In The Peripheral, we are able to watch as the future and present leak into each other, binding people from different time periods. While these relationships are literal in The Peripheral, this novel offers Gibson a powerful metaphor for the ways that relationships of power play out at every period in history. Economic decisions made in the past can affect people for decades to come, and political traumas like the war that Flynne's brother fought in have reverberations that are felt for generations too. Ultimately, The Peripheral is an exploration of how people with power use it to change other people's futures.

In most of Gibson's novels, power accretes around criminals. He likes to portray all forms of organized authority as being, ultimately, some kind of scam or thievery. The goal for our heroes is always to figure out who the least horrible criminals are — the ones who love their children, who appreciate art, who cook delicious dinners for guests — and ally with them to survive. And that's exactly what we see Flynne and Netherton doing. Both are in relatively vulnerable positions, and their only hope is that they can ally with the kleptocrats who prefer peace over cruelty.


Gibson drops you into Flynne and Netherton's worlds, complete with their own slang and cultural touchstones, without any preparation at all. As a result, part of the pleasure of reading is figuring out where the hell you are, and what has changed in the world to make these futures possible. As I said earlier, we learn quickly that Flynne and Netherton's worlds are separated by some sort of collapse/technological acceleration called the jackpot, and the ramifications of that future/past event hover just out of view, haunting everyone.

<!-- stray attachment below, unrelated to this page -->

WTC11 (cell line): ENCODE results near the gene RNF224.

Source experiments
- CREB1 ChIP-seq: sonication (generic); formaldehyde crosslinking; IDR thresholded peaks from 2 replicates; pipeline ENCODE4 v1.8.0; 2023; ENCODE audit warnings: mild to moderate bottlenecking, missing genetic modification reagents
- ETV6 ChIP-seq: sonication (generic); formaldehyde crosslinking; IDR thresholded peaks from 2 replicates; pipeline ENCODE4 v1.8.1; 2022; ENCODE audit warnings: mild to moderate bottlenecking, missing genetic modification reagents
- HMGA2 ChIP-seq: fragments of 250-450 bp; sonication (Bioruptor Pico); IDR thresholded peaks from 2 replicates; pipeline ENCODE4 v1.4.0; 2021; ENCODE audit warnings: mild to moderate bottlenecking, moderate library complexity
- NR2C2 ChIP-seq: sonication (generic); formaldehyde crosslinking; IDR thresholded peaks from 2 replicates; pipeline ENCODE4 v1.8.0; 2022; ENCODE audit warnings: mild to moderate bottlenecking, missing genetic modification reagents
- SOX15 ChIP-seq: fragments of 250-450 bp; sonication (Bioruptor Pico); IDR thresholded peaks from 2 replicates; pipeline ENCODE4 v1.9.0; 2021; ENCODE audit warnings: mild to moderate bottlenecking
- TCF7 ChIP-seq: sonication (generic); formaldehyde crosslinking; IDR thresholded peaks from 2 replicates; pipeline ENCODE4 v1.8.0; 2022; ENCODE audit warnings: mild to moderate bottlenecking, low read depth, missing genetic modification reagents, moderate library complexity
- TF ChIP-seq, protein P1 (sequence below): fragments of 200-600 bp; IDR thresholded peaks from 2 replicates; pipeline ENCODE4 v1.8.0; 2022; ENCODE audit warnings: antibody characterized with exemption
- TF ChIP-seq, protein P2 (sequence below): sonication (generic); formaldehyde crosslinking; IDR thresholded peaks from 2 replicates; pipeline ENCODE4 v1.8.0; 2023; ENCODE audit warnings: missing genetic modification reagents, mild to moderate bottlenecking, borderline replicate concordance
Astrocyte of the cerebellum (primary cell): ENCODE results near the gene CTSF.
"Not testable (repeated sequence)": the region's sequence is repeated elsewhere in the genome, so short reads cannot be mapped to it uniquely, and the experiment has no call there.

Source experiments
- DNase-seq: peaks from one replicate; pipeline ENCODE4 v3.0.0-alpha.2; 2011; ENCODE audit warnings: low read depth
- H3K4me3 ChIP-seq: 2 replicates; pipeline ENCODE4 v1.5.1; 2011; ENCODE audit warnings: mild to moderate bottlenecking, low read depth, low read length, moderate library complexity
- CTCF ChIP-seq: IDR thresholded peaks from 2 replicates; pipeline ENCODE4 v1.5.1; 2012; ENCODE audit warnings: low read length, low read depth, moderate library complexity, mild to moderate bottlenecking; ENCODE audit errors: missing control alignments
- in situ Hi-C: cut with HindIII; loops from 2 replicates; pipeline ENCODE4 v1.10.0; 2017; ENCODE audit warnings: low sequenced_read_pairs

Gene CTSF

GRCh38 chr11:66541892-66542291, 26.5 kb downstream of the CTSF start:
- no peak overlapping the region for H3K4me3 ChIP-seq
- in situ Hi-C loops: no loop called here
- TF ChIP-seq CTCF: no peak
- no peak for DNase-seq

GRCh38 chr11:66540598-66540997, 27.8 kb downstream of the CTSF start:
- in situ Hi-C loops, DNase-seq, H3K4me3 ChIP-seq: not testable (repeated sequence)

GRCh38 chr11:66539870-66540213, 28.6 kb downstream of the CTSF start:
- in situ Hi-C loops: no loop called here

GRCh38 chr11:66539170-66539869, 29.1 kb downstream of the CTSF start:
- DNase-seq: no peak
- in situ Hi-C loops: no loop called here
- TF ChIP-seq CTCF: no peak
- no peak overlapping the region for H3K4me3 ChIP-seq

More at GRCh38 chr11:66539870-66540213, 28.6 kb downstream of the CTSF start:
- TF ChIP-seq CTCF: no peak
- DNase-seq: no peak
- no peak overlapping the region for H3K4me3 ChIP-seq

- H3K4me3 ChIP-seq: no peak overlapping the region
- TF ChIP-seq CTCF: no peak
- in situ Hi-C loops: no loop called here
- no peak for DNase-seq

For people familiar with Gibson's work, what's striking about this novel is the overwhelming sadness that seems to fill up all the empty spaces around each clipped chapter and bitten-off sentence. Perhaps this is because Gibson is evoking the region where he grew up, somewhere in the environs of western Virginia. The hopeless poverty of the characters there, their lives distorted by war, feels dishearteningly real. And the glimpses they get of the future reveal a hollowed-out place, its citizens shadowed by losses so huge we can barely conceive of them.


It feels like Gibson has layered a hardboiled thriller with breakneck pacing over top of a muted, personal tale of sorrow. And that's part of the point. This is a novel about how time streams converge, whether those are the tiny, frenetic spans of time that comprise a human life, or the vast, slow arcs of history, built by thieves' armies. Sometimes, The Peripheral reads like ethical philosophy, and sometimes like a caper. That mix may be hard to take sometimes, but it will grab you by the brainstem and won't let go for a very long time.



Spoiler question, Annalee.

Do you think both timelines might exist as simulations on the Chinese server?